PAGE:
Live 5’s Bill Sharpe celebrates big birthday, anniversary on the air

LIVE 5 ALERT DESK: Bill Sharpe celebrates big birthday, anniversary at Live 5

CHARLESTON, S.C. (WCSC) - Longtime Live 5 News anchor Bill Sharpe celebrates his 70th birthday this week.

William Herschel Sharpe, Jr. was born October 15, 1950 to William, Sr. and Katherine. Born and reared in West Ashley, Sharpe has also spent his entire life and career in Charleston.

This year also marks 47 years for Sharpe at Live 5 WCSC.

Here are some fun facts about the year he was born to put into perspective how much things have changed since the Lowcountry’s most well known anchorman took his first breath.

According to Hobbylark.com, in the year 1950:

  • Minimum wage - 75¢ per hour
  • Average annual income - $3,210
  • Price of new house - $8,450
  • Movie ticket - 46¢
  • McDonald’s hamburger -15¢
  • Loaf of bread - 12¢
  • 10 pounds of potatoes - 35¢

According to The People History.com in the year 1950:

  • Gallon of gas - 18¢
  • New car - $1,510
  • Men’s All Wool Suits - $28.90
  • One carat diamond ring - $399.00

In 1950, Harry S. Truman was President and Sam Walton opened the five-and-dime store that was the start of his Walmart empire. CBS received an FCC license to broadcast in color in 1950. Popular music artists were the Ames Brothers, Andrews Sisters, Bing Crosby, Frank Sinatra, Frankie Laine, Guy Lombardo, Jo Stafford, Lloyd Glenn, Louise Jordan, Margaret Whiting, and Nat King Cole.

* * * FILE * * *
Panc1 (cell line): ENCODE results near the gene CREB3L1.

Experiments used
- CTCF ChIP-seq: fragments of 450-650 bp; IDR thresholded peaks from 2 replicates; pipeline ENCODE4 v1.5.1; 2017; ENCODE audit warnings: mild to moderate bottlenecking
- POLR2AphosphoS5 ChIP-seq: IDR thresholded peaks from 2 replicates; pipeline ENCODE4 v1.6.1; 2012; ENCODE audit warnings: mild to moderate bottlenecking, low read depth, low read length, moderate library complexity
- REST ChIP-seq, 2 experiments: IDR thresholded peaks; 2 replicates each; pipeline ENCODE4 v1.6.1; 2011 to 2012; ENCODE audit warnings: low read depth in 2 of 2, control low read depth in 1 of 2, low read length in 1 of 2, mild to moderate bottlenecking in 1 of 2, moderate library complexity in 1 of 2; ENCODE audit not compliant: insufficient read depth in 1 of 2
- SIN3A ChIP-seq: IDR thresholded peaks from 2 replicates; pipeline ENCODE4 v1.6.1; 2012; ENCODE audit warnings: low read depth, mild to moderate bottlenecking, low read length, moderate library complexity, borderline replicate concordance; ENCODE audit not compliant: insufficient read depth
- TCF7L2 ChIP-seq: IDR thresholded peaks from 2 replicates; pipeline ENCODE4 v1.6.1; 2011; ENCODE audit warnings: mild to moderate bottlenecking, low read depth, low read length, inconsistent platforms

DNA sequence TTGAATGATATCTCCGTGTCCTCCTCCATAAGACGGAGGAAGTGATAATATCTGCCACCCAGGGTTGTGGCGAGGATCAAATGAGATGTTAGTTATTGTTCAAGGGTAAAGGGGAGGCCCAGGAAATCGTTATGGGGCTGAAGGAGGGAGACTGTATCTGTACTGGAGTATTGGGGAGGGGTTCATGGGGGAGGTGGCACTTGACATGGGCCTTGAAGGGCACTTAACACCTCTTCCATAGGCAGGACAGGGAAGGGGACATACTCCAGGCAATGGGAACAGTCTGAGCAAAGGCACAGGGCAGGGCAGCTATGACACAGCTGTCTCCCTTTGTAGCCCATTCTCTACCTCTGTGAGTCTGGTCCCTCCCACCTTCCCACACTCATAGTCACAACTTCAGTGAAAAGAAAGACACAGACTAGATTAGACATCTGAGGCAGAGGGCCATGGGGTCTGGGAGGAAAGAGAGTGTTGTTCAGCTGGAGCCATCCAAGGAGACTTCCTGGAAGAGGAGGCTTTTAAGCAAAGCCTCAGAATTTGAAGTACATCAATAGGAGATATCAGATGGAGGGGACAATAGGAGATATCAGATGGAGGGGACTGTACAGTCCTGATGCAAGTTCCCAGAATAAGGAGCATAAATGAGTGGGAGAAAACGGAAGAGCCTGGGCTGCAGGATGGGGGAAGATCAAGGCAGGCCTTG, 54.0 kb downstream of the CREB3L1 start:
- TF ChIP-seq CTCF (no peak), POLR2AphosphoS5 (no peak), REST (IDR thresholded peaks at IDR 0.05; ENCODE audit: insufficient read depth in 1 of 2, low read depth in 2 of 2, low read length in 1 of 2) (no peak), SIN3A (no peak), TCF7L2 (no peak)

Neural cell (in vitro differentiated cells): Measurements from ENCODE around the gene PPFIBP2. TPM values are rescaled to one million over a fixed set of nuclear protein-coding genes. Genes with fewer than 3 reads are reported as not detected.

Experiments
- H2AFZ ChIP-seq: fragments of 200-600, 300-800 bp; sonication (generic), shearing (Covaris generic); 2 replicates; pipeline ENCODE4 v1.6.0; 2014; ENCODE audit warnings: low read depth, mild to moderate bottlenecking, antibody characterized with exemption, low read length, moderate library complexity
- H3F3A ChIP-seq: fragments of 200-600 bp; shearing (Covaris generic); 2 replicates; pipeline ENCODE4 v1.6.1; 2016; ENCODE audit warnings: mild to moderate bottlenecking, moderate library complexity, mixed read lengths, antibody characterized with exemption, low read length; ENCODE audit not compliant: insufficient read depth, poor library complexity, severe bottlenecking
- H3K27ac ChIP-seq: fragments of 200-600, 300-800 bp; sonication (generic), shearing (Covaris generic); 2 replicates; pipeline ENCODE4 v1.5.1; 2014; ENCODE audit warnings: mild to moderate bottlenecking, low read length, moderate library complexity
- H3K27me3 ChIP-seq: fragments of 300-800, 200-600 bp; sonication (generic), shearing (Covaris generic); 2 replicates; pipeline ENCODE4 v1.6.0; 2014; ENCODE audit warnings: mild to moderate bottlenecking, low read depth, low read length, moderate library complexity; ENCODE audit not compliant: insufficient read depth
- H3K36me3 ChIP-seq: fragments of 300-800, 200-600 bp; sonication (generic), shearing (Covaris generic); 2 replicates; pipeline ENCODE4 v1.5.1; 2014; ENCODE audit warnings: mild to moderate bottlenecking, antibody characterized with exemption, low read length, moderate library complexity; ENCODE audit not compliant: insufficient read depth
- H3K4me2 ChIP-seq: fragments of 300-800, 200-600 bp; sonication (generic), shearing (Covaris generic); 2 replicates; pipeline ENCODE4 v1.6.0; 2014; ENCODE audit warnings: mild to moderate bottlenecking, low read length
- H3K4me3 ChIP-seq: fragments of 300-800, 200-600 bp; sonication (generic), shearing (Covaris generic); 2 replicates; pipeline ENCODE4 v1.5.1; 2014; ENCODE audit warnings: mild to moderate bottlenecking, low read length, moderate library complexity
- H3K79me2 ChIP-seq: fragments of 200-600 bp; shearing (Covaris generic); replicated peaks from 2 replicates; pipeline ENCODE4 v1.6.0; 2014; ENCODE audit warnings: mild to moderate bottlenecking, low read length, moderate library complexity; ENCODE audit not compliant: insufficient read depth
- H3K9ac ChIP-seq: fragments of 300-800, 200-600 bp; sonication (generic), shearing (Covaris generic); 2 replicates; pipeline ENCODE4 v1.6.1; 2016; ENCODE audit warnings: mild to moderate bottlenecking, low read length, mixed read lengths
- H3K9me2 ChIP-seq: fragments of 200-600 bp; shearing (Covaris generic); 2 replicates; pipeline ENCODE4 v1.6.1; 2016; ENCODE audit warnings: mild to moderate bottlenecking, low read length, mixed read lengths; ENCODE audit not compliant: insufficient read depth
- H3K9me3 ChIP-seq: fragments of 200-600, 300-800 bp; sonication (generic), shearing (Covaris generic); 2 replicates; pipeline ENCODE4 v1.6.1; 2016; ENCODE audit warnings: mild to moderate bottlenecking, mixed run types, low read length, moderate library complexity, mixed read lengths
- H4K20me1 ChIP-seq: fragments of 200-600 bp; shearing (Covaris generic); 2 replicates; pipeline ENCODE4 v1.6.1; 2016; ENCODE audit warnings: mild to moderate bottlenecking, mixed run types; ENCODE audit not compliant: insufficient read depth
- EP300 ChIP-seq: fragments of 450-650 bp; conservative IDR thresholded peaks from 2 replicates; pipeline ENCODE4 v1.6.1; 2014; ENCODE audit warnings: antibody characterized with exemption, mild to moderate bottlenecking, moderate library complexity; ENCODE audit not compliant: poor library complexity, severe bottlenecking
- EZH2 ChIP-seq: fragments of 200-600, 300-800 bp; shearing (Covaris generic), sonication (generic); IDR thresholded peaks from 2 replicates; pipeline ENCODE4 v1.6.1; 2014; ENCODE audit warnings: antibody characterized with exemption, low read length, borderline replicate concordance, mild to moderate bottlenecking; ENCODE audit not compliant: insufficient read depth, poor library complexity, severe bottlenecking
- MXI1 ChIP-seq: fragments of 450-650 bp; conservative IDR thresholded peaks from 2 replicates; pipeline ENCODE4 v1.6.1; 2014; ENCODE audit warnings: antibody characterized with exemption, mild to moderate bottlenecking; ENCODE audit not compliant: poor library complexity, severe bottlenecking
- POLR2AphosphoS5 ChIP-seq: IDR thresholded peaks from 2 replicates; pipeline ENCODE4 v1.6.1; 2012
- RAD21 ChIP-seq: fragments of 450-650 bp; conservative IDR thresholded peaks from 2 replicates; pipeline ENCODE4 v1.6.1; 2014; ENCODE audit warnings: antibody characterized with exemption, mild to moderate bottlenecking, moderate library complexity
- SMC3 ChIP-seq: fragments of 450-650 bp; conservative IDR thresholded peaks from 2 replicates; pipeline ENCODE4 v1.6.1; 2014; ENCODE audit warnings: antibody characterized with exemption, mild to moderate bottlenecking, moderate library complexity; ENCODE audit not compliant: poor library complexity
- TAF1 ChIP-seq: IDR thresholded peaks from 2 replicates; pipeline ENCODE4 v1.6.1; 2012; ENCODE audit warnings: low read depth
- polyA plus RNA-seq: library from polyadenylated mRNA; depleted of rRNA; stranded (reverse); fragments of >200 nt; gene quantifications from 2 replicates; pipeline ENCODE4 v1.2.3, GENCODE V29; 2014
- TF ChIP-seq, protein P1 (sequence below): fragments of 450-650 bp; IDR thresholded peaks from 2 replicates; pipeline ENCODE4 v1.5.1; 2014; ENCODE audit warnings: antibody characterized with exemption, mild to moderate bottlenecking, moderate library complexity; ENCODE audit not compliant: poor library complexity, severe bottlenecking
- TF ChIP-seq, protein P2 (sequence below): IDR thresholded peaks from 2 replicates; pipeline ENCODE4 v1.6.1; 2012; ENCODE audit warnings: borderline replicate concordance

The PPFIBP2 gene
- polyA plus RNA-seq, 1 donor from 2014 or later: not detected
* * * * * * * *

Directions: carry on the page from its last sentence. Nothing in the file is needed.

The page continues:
Sharpe will celebrate his birthday with his wife Katherine and their children.

Mayors and elected officials from across the Lowcountry and current and former co-workers recorded birthday greetings for Sharpe.

Sharpe joined the Live 5 News team on Oct. 3, 1973 at the age of 23. He started as a radio newsman who was shifting gears to television.

During the early 70s, scripts were hammered out on an electric Smith-Corona typewriter and radio interviews were recorded on reel-to-reel audio tape.

National news clattered out on a newsroom teletype machine and it was “film at eleven.” Videotape would take a bit longer to replace film cameras in local television newsrooms.

Sharpe has covered stories across the country and across the globe. Among his most memorable assignments are covering the installation of a new Pope in Rome, and interviews with President Ronald Reagan at the White House and with Presidents Barack Obama and Donald Trump while they were still candidates.

Sharpe graduated from St. Andrews High School, which is now West Ashley High. He earned a degree from Emory University in Atlanta in English Literature with a minor in French.

George Burns once said, “You can’t help getting older, but you don’t have to get old.”

Sharpe is living proof of that sentiment. He still plays tennis and rides his bike daily.

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